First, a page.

“[Naïka’s piece] is similar because she tried to […] take back her body, [with] her hair, and with [my] piece I’m trying to take back my body from what everyone told me all my life. I feel like they connect really well, it’s a different part of female bodies, it’s a different retribution, but it’s similar in a way.”

Callender explained that the name of the exhibit Hyper Real stemmed from the fact that there was a hyperrealist artist, Daniel Itiose, featured in the curation.

Daniel Itiose, hyperrealist artist, posing infront of his piece “Catharsis”.Photo Maggie Mccutcheon

Itiose has two of his hyper realistic paintings of the same subject facing one another on two parallel walls, which was the curators’ choice. “I like the mirror effect, because you have to back up from one to look at the other, and the further back you get to the other one, the closer you get to the other […] it abstracts itself,” commented Itiose. “I like that push and pull [result].”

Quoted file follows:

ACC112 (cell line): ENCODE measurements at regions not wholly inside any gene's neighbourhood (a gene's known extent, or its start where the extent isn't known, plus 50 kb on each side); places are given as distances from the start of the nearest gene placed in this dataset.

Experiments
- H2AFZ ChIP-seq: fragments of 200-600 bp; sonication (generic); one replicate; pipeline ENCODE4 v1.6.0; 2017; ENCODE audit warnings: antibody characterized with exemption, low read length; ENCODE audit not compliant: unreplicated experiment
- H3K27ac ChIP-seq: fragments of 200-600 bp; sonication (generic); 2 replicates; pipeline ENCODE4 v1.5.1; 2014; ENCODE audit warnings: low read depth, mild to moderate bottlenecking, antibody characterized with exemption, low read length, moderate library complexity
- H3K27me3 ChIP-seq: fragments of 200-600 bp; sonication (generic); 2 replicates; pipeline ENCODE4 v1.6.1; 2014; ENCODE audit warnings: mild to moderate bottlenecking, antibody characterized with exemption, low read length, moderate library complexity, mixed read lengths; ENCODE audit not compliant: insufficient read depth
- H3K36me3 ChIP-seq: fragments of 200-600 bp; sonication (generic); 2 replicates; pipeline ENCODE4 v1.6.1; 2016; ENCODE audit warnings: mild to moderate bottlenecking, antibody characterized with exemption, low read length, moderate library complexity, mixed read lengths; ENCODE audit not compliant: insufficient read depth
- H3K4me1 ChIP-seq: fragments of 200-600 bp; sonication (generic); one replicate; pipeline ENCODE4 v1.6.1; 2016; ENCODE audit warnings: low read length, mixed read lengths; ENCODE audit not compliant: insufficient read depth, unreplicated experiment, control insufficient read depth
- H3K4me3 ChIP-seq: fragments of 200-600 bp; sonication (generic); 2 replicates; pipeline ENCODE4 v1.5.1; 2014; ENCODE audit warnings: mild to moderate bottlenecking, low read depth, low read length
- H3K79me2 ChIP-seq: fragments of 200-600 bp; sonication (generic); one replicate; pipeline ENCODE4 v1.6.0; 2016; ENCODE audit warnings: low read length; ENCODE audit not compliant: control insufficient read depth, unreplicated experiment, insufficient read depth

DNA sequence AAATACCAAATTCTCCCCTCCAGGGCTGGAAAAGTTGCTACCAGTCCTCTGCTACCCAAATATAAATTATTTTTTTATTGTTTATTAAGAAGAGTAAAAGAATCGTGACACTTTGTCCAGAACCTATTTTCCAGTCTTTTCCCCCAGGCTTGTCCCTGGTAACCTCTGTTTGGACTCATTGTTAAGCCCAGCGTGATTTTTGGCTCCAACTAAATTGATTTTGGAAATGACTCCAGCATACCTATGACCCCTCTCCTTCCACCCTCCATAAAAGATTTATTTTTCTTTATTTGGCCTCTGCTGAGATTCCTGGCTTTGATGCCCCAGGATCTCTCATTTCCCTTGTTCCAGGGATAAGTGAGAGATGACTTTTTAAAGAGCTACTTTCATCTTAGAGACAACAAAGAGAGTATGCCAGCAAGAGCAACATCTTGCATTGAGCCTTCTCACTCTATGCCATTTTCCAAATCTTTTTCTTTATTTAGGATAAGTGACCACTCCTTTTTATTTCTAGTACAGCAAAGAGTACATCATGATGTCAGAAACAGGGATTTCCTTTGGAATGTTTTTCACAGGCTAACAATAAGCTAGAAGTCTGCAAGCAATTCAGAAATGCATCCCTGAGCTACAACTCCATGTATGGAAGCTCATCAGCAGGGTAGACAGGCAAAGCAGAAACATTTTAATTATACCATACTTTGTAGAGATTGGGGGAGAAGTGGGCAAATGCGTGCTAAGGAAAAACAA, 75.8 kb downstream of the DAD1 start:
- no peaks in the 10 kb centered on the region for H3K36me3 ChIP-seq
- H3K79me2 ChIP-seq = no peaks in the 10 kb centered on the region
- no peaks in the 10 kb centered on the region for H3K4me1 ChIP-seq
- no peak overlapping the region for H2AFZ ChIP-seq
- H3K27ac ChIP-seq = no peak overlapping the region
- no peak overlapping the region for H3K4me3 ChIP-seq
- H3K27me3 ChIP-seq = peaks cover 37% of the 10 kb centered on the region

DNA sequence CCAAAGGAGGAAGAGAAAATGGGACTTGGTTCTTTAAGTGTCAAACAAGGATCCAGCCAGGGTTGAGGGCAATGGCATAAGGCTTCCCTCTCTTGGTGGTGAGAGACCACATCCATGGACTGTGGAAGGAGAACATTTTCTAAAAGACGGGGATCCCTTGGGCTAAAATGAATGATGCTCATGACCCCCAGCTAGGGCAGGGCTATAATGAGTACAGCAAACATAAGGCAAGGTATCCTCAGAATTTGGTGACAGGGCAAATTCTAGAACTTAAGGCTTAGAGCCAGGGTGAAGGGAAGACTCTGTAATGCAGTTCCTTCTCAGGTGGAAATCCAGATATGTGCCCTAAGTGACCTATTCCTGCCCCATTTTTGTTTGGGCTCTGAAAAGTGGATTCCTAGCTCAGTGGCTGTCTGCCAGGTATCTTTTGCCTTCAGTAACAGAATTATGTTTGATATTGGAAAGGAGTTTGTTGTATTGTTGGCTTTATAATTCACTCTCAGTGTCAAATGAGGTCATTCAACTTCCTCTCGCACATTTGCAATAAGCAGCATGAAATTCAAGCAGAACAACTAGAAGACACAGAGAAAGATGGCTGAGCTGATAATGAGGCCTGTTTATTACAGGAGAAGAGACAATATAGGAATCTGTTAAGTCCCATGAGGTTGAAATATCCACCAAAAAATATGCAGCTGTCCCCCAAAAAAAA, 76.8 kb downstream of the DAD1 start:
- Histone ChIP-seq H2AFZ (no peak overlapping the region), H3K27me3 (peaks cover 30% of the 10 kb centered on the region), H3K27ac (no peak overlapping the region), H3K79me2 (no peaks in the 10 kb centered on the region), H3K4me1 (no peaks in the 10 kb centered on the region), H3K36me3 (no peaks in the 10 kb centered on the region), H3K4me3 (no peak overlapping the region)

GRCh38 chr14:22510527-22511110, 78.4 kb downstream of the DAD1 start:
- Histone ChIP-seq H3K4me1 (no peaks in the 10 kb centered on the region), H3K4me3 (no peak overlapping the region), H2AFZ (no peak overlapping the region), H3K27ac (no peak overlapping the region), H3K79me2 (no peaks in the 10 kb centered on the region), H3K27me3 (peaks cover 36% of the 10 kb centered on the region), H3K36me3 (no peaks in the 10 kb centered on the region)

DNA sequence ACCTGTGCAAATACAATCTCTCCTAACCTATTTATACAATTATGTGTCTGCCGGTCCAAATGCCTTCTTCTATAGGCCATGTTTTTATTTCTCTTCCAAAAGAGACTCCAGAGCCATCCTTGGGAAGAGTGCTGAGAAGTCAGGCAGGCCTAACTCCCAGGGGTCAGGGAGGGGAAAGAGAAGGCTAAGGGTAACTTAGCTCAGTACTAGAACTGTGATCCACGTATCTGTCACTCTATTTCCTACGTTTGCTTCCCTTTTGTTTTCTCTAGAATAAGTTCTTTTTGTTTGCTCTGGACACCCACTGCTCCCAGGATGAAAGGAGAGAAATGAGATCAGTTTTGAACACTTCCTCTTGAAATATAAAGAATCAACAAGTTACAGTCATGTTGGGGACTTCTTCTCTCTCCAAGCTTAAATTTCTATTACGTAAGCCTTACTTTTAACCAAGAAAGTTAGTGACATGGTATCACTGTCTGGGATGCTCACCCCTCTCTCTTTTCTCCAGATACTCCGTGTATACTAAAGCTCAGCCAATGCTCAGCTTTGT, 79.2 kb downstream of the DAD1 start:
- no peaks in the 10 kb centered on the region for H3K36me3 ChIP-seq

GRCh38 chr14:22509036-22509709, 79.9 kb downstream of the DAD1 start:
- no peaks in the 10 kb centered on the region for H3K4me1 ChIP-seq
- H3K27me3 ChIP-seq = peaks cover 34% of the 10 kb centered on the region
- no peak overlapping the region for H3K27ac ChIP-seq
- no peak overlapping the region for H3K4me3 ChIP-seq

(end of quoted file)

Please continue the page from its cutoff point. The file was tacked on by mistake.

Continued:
The exhibit featured more art that represented “real and tangible things, like, experiences that people are actually living, or people have actually lived,” said Callender. “All of the art […] has the content […] that reaches to a human place in people, and I think that’s what the ‘real’-ness is about signalling.”

To check out more of the art exhibited at Hyper Real, go to the VAV gallery on 1395 René-Lévesque Blvd W., between 9 a.m. and 9 p.m., Monday to Friday until Nov. 30.

A previous version of this article stated that Naïka Deluy-Garwood’s piece was titled “People would kill for that hair”. In fact, the title is “People would kill for hair like yours”. The Link regrets the error.